Connoisseur of scaled rounded rectangles, bubbles, and triangles, David McCandless of Information is Beautiful talks data visualization in recently posted TED talk (below). He explains how information design can help us get through information glut on the Web and how simple charts can show patterns that we never would have seen otherwise. He uses his own works and collaborations as evidence.
Right around the 8-minute mark, David makes an interesting point about learning design. He explains that he started as a programmer, and then was a writer for about twenty years, but only recently started designing. He picked up the skills on his own. David argues that he’s not unique, and that actually, everyone (like you) can do stuff like this too, because we’ve all been exposed to so much information that we have a sense of what makes it understandable.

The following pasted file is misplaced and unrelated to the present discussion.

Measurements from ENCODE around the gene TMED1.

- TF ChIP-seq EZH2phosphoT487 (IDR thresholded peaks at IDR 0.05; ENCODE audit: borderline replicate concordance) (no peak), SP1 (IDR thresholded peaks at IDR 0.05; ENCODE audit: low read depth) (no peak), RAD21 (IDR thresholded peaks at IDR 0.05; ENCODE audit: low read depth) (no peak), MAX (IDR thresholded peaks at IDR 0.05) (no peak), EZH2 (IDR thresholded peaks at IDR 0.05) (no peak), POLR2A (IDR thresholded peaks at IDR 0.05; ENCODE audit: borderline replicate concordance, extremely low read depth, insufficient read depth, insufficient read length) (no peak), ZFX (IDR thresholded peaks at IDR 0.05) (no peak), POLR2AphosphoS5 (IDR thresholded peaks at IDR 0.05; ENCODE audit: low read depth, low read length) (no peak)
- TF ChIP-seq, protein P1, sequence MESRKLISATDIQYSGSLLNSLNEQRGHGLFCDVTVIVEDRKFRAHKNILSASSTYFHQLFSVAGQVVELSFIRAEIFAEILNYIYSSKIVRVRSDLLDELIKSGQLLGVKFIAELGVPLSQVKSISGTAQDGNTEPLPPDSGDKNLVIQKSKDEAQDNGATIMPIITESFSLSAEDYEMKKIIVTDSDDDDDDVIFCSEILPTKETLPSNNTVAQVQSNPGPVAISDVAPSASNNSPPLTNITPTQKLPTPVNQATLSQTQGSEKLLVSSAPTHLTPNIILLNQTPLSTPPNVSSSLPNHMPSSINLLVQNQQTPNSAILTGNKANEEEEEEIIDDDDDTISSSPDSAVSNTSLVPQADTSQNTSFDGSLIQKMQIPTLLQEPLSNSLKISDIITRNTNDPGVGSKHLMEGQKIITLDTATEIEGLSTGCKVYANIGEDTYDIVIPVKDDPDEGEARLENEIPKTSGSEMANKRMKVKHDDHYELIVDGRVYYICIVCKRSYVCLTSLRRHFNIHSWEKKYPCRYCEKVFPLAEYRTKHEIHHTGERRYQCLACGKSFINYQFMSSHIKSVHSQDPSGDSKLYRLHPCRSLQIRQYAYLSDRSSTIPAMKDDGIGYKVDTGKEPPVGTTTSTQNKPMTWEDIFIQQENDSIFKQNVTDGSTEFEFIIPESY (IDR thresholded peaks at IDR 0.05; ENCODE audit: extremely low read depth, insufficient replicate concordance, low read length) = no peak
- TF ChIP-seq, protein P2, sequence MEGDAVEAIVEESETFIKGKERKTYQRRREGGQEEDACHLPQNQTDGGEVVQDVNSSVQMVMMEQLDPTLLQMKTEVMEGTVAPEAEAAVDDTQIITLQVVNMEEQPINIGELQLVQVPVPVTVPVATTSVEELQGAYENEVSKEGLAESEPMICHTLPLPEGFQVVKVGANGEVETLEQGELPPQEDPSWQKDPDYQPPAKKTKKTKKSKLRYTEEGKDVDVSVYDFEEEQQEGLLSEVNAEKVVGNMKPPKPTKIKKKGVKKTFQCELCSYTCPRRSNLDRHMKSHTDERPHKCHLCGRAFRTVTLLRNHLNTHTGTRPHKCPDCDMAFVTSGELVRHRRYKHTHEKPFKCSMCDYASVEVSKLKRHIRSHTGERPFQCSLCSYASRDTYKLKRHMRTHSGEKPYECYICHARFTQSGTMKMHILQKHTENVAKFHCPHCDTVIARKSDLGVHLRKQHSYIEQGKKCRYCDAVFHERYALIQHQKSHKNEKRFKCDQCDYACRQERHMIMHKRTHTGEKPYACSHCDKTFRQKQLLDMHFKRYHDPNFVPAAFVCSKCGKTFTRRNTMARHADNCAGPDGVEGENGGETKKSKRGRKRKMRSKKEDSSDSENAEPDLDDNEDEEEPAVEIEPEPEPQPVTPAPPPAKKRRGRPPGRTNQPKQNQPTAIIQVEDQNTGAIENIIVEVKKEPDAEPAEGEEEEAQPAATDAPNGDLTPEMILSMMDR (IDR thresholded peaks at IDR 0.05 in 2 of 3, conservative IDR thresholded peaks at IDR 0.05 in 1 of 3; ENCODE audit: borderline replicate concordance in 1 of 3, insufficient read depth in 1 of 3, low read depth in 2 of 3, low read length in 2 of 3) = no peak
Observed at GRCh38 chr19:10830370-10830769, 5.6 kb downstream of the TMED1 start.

That sounds about right. Obviously, a formal design education is going to help, but a lot of the skills you learn come from practice and experience.
With the proper resources to help you with foundations such as software, code, and basic principles, you open up a whole bunch of different paths that you can explore on your own.
Watch David’s full talk below.
I agree Nathan. I don’t have a design background either (my degree is in Mechanical Engineering), but I have developed visual skills over the last 17 years of working with different forms of data.
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